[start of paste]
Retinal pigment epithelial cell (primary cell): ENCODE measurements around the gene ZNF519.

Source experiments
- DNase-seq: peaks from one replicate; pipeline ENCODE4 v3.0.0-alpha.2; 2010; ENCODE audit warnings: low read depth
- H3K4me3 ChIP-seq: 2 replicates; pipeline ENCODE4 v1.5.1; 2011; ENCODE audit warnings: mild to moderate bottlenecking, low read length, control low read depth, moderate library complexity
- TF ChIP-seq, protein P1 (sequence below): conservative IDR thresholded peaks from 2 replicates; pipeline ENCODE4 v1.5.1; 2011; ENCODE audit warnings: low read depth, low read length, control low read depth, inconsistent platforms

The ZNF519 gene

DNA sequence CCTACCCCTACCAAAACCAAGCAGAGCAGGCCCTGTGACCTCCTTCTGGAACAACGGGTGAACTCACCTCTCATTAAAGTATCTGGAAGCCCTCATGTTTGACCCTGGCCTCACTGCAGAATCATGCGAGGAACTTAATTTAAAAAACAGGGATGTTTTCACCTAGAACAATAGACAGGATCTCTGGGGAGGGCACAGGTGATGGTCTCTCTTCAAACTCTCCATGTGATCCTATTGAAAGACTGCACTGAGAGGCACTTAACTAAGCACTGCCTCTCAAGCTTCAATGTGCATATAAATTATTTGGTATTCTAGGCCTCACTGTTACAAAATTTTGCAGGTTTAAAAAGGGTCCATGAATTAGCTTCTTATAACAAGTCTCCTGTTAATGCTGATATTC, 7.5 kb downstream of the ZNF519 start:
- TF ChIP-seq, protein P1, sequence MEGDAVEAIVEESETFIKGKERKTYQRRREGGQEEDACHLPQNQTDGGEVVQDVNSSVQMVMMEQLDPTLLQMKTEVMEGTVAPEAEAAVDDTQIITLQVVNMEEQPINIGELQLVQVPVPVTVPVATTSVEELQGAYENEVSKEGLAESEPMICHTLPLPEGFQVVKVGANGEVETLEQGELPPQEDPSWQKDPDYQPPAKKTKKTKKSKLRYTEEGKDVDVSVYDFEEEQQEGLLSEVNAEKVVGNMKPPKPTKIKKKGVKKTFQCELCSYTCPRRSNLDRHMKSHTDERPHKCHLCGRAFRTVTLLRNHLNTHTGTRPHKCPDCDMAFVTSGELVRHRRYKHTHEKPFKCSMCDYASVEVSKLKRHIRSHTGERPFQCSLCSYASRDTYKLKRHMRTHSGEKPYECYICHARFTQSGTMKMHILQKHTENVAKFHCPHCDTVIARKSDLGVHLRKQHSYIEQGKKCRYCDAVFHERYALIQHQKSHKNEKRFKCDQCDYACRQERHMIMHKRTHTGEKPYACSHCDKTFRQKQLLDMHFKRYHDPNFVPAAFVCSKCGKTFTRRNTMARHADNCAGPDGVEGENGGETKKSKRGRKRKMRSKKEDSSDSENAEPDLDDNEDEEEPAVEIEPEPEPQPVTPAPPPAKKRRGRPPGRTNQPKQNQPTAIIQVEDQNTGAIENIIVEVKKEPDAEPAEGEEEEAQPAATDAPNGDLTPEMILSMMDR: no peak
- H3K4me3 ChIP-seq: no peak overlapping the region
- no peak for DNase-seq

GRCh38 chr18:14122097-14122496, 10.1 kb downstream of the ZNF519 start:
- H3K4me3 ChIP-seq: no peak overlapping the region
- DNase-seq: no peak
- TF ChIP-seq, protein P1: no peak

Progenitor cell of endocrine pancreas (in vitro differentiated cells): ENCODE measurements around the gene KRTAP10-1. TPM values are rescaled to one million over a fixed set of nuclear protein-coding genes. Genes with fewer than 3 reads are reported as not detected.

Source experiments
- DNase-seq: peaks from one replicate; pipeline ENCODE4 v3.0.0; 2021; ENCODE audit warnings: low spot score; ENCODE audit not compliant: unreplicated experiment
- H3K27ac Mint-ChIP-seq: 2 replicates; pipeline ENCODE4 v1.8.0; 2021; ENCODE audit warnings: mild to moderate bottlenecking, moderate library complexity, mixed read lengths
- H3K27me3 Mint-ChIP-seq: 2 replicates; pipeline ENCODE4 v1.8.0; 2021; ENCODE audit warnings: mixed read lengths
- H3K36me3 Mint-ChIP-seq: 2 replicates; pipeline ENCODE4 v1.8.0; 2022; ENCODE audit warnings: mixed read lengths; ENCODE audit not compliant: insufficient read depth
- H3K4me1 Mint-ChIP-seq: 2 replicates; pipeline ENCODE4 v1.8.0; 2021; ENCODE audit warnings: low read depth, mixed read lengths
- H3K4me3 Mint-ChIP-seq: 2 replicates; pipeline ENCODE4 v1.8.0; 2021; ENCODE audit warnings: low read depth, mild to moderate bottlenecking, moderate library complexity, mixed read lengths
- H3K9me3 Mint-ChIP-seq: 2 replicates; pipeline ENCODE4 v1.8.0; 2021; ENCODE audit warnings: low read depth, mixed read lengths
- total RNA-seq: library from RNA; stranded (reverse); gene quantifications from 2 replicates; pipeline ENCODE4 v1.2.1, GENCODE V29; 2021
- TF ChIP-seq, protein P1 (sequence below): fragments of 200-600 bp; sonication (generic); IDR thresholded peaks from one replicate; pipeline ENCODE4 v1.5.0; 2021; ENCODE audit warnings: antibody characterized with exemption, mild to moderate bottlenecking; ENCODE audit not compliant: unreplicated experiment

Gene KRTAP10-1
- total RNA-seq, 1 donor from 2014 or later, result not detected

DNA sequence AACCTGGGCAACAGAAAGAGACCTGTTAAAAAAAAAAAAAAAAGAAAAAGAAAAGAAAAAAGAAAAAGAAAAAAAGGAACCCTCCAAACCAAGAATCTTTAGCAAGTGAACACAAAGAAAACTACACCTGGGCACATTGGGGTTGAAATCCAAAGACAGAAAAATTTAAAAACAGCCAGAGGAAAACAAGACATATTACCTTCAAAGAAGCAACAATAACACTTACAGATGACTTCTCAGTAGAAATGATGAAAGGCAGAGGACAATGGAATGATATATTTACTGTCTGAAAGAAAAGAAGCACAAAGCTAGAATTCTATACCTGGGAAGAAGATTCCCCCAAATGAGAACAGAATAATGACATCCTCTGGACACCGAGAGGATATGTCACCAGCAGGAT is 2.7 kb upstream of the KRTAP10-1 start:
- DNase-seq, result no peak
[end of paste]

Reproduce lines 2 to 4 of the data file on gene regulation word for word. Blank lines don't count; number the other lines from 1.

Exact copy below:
Source experiments
- DNase-seq: peaks from one replicate; pipeline ENCODE4 v3.0.0-alpha.2; 2010; ENCODE audit warnings: low read depth
- H3K4me3 ChIP-seq: 2 replicates; pipeline ENCODE4 v1.5.1; 2011; ENCODE audit warnings: mild to moderate bottlenecking, low read length, control low read depth, moderate library complexity